Former Secretary of the Treasury Henry Paulson is still testifying before the House Committee on Oversight and Government Reform. You can watch it live on the intertubes right here. I'll update this post as interesting things crop up, but for now, it's good to see the old boy is still the greatest Chicken Little our country has yet produced.
"Had the crisis been left to unfold," Paulson says in his opening statement, "many more Americans would now be without their homes their jobs, their businesses, their savings, their way of life."
More interesting was Paulson's response when Rep. Paul Kanjorski (D-Penn.) asked him to define the "meltdown" that would have happened if he had not handed out $700 billion of other people's money:
One of the issues we dealt with at the time was concern that it would terrify the American people and lead to an even bigger problem. We didn't want to make it worse…
I try not to use hyperbole. It's impossible to prove now since it didn't happen.
I looked at it: In a world where information can flow, money can move with the speed of light electronically, I looked at the ripple effect, and looked at when a financial system fails a whole country's economic system can fail. I believe we could have gone back to the sorts of situations we saw in the Depression. I remember asking Ben Bernanke what he thought the world would look like, and he said "Well just take a look at what happened in the Depression."
I didn't spend a whole lot of time thinking about that because I knew it was going to be very bad, and I didn't want to experience very bad. I didn't want to ever get to the point where we could really understand it.
More to come. The testimony is focused on the Bank of America conspiracy theory, which in my view is mostly a distraction. Paulson was certainly the kind of official who, during a zombie outbreak, alternates between putting out bland statements urging the public to remain calm and screaming that all hell is breaking loose. But the key to his character is that he's absolutely sincere in his panic. (Although it turns out he did get in a good Colorado ski vacation in the middle of the crisis, which is more than I've managed in the last few years.)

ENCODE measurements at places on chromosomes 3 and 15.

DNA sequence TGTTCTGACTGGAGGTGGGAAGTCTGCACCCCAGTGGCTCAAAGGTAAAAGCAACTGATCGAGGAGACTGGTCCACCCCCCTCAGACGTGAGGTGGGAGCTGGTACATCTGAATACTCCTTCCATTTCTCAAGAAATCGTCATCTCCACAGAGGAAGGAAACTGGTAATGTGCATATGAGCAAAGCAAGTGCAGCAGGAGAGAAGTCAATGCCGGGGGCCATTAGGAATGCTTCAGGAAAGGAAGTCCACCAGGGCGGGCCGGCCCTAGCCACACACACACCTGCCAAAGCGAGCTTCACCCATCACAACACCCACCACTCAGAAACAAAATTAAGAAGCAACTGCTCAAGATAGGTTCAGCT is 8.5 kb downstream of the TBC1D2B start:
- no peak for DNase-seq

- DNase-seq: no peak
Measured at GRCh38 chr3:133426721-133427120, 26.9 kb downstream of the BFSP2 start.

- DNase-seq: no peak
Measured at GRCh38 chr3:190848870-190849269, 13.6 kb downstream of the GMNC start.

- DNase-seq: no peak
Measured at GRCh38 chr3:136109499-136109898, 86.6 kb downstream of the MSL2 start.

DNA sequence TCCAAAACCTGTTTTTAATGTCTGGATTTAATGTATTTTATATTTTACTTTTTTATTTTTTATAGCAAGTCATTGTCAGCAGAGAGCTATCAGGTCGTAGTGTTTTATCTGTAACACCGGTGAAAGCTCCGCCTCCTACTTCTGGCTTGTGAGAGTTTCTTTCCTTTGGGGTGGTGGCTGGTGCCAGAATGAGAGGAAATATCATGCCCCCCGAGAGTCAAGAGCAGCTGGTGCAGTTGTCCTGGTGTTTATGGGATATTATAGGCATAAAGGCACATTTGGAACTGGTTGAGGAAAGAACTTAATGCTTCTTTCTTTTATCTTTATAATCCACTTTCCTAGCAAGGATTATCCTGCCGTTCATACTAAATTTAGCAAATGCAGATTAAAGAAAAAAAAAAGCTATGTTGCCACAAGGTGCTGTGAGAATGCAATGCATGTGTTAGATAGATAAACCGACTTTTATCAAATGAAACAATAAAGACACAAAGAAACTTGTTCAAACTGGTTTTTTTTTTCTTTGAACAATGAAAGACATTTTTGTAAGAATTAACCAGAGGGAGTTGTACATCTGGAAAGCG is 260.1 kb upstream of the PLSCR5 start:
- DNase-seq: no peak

Update: Explanation for using Troubled Asset Relief Program funds for every purpose except relieving banks of troubled assets:
Our approach was to buy those illiquid assets; that was our primary approach. We learned, as the situation began to crumble all around the world, and we needed to move quickly, we needed to change gears. And I made the decision that when the facts change you need to move quickly and change. My point wasn't that we came to Congress and asked for illiquid assets, but that, thank goodness when we came to Congress we asked for flexibility and the Congress gave us the flexibility. The people I care about are the same ones you care about, the American people, the people that are going to lose their jobs. The tragedy is that they didn't create the problem. It's the big banks that created the problem, it's a whole lot of… they didn't create the problem but they have to pay the penalty.
(He also points out, correctly, that illiquid assets have proven a lot harder to price than originally advertised.)
Update: What's good for Bank of America is good for America.
Update: All wrapped up. Thank you for joining us.